Ask the Pharmacist
by Ron & Marla Chapleau

April 3, 2016


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Q) I understand there have been some new diabetic medications released on the market. What can you tell me about them?

A) There have been three “new” diabetic medications that have appeared on the Canadian scene over the last few months, perhaps reflecting the ever increasing incidence in our aging population.

According to the Canadian Diabetes Association, there are currently 3.4 million Canadians (9.3% of the population over the age of 20) who have been diagnosed with diabetes and another 5.7 million (22.1% of the same population) who are in what is termed a pre-diabetic state. This same association estimates these numbers will rise by the year 2025 to 5 million and 6.4 million respectively, a 44% increase.

 Whether these numbers are exaggerated or not, it’s hard to argue that Canada (as are the U.S. & Europe) is in the midst of a diabetic crisis that has not yet crested and drug companies are both paying attention and hoping to profit from it.

Unfortunately, like many other recent additions to our medical arsenal, these 3 agents aren’t really all that new. They are just the newest members to 2 pre-existing families of drugs so that while they may meet a niche for some patients, they are collectively far from a new breakthrough.

The first two drugs are called Trulicity (dulaglutide) and Bydureon (exenatide ER) and they belong to the drug family known as the glucagon-like peptide-1 agonists (Glp-1). This family (which also includes Victoza (liraglutide) and Byetta (exenatide)) helps treat type 2 diabetes by stimulating insulin release after eating, reducing the production of glucagon (which raises blood sugars), slowing down the emptying of our stomach and increasing the sensation of being full. The long and short of these four mechanisms is that these drugs can be expected to lower blood sugars and lead to weight loss. It is this latter fact that is leading to the increasing popularity of this family as so many of the other diabetic options can contribute to weight gain, a massive challenge for many diabetics to begin with.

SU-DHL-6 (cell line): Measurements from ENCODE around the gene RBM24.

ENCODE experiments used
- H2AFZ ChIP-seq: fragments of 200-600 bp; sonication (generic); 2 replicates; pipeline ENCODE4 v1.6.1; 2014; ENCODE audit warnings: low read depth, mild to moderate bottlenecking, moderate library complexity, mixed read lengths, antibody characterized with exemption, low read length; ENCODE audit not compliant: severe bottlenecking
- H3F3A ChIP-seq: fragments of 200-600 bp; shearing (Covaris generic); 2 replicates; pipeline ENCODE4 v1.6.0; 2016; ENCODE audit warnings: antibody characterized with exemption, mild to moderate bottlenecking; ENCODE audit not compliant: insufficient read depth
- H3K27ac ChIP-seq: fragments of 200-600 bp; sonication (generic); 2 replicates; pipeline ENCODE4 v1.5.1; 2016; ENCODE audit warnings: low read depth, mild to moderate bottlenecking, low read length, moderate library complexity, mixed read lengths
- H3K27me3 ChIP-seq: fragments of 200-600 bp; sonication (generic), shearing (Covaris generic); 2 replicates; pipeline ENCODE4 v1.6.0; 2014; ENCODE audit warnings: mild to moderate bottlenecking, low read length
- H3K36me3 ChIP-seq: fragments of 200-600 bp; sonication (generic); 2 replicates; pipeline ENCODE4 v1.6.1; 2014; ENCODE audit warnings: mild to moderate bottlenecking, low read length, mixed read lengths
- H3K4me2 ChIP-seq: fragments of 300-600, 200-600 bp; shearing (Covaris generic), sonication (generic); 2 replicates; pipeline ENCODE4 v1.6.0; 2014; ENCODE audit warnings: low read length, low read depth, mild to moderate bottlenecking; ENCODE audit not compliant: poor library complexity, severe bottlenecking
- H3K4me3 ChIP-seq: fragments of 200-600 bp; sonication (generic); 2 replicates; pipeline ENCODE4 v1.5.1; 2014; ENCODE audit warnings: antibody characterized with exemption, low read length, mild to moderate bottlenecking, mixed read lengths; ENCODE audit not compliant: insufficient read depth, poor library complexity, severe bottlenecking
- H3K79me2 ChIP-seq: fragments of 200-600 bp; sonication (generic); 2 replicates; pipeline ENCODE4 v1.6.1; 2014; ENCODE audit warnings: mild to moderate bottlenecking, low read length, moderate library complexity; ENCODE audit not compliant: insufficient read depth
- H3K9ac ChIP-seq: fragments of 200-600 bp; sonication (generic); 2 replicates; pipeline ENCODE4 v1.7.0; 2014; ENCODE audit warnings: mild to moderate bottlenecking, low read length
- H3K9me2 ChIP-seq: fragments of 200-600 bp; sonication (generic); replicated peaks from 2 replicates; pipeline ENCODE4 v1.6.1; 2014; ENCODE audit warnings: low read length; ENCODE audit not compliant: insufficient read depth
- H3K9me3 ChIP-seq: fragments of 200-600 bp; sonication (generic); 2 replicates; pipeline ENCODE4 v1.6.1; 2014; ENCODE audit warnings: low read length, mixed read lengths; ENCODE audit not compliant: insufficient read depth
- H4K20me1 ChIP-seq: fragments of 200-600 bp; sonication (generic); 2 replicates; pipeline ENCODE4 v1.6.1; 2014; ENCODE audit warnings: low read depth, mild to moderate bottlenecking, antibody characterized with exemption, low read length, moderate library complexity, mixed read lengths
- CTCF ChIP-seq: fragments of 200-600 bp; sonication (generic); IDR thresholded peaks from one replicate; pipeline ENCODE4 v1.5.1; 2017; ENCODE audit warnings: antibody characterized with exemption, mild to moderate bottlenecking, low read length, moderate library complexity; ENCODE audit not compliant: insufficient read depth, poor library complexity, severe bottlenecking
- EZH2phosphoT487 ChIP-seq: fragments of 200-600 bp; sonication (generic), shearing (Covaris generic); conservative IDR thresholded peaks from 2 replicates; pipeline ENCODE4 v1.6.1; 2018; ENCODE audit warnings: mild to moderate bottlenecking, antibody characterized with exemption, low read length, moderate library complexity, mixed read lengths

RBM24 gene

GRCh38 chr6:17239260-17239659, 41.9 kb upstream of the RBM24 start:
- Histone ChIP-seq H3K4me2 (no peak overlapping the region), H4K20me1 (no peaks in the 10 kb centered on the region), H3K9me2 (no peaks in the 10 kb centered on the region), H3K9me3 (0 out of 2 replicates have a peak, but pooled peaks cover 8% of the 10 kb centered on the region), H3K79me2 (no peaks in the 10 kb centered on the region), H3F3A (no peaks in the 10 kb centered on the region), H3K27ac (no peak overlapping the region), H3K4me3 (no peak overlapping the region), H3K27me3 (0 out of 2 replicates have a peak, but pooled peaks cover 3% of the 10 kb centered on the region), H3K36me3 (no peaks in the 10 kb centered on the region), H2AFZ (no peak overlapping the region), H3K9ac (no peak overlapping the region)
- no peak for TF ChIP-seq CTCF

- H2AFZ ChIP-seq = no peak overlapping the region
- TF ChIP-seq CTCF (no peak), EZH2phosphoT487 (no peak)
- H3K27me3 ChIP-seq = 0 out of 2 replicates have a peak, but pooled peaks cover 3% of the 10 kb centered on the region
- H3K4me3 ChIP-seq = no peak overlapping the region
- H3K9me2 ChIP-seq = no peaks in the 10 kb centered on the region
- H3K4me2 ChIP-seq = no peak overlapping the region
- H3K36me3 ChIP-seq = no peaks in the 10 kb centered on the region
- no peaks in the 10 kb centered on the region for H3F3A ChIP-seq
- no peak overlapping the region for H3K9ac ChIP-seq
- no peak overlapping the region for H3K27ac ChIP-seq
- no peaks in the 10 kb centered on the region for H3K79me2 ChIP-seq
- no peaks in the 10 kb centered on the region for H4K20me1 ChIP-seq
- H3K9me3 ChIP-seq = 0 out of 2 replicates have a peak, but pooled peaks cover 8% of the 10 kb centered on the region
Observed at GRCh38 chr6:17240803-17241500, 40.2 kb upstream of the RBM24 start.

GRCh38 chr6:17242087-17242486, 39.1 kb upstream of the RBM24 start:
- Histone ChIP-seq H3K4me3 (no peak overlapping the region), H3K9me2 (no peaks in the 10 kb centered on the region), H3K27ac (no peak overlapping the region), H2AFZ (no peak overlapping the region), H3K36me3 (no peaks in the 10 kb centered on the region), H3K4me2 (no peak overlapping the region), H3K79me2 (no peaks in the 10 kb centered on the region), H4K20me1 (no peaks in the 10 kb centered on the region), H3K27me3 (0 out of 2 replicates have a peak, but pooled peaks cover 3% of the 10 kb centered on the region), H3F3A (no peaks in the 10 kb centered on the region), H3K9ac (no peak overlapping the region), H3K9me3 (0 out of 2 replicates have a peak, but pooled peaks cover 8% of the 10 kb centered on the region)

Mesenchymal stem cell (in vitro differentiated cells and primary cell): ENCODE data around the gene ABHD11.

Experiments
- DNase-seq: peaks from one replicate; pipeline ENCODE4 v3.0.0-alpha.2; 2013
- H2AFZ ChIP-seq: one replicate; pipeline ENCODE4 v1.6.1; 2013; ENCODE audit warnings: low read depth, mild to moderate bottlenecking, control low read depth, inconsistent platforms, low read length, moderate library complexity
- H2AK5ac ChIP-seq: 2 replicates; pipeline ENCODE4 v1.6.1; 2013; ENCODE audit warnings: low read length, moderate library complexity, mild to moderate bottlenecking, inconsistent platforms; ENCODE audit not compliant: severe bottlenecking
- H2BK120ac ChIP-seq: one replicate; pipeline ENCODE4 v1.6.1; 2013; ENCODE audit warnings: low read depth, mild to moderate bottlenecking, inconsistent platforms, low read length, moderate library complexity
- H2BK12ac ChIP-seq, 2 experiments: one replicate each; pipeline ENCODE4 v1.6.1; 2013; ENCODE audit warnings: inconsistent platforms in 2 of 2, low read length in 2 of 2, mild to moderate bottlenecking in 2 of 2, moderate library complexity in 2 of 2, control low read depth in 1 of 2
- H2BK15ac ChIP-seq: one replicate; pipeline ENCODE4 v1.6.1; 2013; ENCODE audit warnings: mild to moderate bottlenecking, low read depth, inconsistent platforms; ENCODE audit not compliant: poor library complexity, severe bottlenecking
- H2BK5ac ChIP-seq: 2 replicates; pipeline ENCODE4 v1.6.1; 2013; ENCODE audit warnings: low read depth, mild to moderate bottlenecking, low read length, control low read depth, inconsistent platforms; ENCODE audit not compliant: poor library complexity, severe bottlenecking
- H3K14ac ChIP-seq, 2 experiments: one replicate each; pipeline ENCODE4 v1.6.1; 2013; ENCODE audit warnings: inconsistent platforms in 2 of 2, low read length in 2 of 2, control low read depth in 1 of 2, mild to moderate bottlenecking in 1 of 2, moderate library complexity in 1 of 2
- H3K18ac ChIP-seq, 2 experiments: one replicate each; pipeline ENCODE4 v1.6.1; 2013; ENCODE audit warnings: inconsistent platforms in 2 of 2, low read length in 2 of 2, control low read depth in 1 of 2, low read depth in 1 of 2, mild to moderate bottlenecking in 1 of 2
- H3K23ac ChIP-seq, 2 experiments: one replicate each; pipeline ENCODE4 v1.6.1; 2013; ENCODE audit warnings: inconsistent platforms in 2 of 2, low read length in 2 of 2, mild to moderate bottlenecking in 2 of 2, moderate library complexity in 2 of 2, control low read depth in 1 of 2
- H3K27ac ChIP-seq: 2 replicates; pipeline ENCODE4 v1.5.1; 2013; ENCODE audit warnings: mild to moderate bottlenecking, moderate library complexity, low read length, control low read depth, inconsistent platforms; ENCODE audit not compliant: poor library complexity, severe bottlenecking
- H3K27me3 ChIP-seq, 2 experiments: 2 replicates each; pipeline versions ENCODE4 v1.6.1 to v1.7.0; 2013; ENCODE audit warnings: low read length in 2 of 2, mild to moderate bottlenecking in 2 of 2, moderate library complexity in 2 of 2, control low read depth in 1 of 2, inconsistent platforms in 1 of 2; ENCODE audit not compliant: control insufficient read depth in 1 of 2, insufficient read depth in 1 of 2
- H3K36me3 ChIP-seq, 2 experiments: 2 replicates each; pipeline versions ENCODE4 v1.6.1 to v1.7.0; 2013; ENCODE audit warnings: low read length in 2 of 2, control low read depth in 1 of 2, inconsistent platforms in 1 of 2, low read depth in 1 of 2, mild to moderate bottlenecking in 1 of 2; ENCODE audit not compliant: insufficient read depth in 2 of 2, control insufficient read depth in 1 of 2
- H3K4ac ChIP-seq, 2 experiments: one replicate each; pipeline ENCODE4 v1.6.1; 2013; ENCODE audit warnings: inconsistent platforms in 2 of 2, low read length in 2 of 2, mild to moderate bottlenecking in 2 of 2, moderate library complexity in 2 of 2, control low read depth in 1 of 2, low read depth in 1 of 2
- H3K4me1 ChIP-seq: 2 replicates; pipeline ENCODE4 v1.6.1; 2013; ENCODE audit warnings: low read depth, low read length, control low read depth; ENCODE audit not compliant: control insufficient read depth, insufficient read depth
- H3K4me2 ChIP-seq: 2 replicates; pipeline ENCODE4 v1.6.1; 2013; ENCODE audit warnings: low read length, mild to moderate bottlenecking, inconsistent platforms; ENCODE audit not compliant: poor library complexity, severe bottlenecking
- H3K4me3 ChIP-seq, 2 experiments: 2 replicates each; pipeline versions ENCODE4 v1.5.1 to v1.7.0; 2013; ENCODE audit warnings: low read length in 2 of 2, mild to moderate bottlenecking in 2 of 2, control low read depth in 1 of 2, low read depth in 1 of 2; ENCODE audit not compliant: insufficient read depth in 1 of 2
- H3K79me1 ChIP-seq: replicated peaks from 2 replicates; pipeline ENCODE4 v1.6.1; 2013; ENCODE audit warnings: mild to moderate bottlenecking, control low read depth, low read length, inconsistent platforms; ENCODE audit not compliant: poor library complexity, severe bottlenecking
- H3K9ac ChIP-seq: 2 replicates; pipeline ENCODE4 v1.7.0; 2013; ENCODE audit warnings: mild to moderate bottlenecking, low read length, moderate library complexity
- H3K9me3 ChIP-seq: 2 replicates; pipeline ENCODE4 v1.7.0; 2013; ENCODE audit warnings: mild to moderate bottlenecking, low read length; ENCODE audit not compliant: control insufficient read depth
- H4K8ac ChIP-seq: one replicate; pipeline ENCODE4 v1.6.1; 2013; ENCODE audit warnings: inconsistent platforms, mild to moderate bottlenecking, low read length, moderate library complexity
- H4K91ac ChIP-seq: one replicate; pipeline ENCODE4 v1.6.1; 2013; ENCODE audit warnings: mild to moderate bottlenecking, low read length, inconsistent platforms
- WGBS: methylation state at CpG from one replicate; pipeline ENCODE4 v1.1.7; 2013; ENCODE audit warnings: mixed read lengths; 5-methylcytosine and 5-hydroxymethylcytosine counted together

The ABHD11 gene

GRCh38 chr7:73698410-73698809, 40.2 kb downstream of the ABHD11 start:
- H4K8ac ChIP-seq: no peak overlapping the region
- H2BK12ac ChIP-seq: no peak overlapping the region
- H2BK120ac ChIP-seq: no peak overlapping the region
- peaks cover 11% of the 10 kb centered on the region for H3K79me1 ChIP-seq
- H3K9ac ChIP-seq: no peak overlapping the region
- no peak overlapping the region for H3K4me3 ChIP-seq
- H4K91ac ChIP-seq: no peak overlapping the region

The other claim to fame for this family is that they show little potential to make your blood sugars to go too low, thus making them possibly a safer option for those diabetics whose sugars are prone to crashing suddenly putting their health in jeopardy. One of the downsides of this family is that they must be self injected rather than taken orally as most other diabetic drugs can be.

This is where Trulicity and Bydureon offer a significant advantage over the older two members. These two drugs need only be injected once weekly whereas Victoza require a once daily administration and Byetta need to be injected twice a day.

Side effects tend to be similiar (nausea- especially with Byetta which tends to fade with time, rarely pancreatitis, potential for worsening of kidney function and a possible association with thyroid C-cell tumors which has only been demonstrated in rodents but bears watching nonetheless) as does effectiveness (they all reduce A1C (the standard measurement of sugar lowering) effectiveness by 1.5 % except for Byetta which tends to lower it by 1%).

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Cost is an issue for all four as Byetta goes for about $150/ month, Trulicity and Bydureon for $150/ month and Victoza is priced at $270/ month.

All of these drugs are considered add-ons, meaning they should not be used to control diabetes on their own.

The other new entry onto the diabetic market is Basaglar which is a new version of insulin glargine. This is the same form of insulin as Lantus and as such, Basaglar is simply an alternative to its pre-existing competitor.

These insulins (along with Levemir) provide what is known as basal levels of insulin. This means that a single injection of any of these three will provide a low level of insulin for a 24 hour period much like our body continually produces low levels until it cranks up the insulin levels to deal with the sugar surge that comes with consuming food or beverages. It c an be used in either type of diabetes and both on its own or (more likely) with other pills or shorter acting insulins.

 Basaglar has similar sugar lowering capabilities and hypoglycemic risk as its alternatives so its attempt to differentiate itself comes down to price. Basaglar costs about $17 per cartridge as compared to $20 for Lantus and $23 for Levemir.

So while none of these three new drugs can be considered a true game changer in the management of diabetes, they do offer the potential for benefits either in the form of cost savings or convenience.

For more information about this or any other health related questions, call the pharmacists at Gordon Pharmasave, Your Health and Wellness Destination in Kincardine and Port Elgin Pharmasave.

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Sunday, April 03, 2016